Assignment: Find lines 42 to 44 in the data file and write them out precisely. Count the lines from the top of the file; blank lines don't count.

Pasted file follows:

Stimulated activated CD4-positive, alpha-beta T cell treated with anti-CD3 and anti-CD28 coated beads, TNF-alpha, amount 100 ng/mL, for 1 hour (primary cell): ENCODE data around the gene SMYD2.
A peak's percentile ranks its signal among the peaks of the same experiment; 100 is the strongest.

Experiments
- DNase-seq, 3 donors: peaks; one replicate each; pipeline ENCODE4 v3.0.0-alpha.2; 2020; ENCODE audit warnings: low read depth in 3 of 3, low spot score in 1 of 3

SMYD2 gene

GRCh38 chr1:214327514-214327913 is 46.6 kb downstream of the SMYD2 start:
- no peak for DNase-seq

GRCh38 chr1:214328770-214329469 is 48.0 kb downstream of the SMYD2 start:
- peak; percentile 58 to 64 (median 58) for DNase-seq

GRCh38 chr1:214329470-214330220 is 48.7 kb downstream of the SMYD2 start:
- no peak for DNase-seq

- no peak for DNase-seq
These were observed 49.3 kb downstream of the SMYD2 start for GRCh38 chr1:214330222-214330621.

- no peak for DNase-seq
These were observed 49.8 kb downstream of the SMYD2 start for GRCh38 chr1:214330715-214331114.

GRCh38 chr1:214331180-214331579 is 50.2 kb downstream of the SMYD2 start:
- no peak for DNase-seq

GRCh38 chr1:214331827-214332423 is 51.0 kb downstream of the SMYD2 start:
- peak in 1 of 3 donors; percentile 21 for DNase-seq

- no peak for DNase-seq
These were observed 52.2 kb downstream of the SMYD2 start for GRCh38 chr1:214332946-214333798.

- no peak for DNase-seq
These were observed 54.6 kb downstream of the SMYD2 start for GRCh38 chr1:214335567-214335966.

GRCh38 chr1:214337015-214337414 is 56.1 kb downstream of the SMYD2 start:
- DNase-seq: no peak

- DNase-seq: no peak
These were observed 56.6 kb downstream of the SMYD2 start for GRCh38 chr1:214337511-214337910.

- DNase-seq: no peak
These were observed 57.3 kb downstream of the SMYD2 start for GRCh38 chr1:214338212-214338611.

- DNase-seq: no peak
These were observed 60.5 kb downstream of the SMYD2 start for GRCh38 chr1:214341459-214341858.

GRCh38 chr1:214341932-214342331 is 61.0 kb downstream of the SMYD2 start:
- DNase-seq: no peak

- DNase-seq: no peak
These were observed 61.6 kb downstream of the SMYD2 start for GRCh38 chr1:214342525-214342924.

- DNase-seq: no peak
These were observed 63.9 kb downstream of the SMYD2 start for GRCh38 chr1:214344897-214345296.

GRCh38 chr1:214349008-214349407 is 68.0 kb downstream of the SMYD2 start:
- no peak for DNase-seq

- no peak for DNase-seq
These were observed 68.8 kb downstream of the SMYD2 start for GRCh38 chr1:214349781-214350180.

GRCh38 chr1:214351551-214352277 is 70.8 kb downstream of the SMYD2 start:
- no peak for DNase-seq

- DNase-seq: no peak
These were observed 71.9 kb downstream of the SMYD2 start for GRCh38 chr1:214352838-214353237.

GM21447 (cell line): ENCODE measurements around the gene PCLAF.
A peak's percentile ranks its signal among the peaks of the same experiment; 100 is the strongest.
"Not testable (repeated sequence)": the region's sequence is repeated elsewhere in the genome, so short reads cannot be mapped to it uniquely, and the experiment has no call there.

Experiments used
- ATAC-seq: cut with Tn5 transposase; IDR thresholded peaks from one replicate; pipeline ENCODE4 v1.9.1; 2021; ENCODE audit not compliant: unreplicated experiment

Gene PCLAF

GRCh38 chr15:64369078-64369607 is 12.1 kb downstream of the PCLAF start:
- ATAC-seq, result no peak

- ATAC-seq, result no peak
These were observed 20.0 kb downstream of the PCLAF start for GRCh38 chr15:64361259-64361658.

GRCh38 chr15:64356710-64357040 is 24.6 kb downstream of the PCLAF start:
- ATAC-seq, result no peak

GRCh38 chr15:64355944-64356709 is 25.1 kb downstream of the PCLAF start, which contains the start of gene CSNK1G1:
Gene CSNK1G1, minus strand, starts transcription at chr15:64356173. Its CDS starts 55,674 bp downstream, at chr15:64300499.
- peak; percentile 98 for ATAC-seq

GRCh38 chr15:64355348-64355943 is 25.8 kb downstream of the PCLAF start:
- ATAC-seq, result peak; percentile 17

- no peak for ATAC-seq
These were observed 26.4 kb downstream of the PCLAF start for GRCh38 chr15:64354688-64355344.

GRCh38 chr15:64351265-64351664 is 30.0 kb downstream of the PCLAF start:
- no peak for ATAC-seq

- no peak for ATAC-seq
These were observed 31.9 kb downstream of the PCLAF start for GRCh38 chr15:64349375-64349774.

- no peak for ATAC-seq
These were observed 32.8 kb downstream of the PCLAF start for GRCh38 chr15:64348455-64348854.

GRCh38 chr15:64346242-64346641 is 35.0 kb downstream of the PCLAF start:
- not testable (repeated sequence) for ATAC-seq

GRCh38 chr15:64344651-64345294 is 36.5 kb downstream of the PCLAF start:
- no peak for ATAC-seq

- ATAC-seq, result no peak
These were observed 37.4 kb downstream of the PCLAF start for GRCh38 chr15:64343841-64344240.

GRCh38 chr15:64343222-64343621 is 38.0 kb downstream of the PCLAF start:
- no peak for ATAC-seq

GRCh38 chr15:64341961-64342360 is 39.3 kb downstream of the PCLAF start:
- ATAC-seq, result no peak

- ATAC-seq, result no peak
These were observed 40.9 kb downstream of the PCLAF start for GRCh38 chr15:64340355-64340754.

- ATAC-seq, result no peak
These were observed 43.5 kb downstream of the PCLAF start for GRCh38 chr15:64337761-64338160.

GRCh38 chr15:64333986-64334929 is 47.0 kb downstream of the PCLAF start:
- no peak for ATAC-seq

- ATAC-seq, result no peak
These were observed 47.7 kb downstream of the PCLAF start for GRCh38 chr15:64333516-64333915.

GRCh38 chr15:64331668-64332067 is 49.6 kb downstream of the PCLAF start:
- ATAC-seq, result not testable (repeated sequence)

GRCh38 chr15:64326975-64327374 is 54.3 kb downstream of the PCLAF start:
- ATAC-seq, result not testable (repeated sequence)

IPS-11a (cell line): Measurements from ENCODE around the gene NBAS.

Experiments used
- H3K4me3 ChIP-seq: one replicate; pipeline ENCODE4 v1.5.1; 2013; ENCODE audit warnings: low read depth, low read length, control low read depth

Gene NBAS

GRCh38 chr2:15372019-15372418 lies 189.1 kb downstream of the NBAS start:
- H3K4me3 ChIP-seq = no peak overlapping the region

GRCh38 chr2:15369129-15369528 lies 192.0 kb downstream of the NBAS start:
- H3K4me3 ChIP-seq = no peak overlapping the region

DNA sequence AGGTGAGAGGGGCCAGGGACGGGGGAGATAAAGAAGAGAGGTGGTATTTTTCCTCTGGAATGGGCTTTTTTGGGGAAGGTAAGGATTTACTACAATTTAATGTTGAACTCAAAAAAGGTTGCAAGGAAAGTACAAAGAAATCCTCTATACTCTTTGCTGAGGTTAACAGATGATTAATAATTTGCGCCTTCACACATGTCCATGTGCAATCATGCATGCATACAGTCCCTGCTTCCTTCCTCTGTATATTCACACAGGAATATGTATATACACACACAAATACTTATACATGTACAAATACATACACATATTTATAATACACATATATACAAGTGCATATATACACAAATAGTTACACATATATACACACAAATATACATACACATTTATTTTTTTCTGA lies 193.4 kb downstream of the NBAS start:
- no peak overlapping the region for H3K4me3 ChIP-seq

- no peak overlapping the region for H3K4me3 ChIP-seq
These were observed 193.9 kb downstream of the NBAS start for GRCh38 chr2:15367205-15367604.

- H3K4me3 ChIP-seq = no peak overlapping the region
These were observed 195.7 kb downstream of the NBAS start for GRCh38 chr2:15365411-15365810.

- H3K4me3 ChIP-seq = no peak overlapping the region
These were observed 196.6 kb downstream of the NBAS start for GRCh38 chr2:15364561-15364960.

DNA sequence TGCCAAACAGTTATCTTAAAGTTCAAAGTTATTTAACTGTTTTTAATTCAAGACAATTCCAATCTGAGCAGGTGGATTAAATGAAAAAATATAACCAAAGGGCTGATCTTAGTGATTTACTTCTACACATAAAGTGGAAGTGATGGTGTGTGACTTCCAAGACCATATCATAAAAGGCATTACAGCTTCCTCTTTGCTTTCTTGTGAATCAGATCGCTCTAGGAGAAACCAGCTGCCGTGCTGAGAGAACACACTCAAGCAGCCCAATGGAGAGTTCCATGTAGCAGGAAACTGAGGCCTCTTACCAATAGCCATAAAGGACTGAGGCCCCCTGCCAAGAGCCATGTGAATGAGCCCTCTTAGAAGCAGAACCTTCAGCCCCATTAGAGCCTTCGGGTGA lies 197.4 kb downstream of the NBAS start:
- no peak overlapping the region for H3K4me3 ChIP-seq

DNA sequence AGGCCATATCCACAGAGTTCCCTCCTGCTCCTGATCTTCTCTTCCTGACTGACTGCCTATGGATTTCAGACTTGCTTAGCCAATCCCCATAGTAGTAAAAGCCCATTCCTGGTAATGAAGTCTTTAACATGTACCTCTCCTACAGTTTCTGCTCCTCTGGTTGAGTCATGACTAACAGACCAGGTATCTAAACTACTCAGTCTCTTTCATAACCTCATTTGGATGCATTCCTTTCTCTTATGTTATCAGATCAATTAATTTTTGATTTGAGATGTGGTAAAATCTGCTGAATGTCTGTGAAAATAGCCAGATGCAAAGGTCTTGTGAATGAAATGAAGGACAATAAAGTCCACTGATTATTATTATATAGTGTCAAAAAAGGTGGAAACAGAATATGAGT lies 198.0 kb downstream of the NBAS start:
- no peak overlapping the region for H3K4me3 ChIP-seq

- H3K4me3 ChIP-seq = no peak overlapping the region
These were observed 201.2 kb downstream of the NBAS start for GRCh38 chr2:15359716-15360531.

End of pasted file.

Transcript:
GRCh38 chr1:214351551-214352277 is 70.8 kb downstream of the SMYD2 start:
- no peak for DNase-seq

- DNase-seq: no peak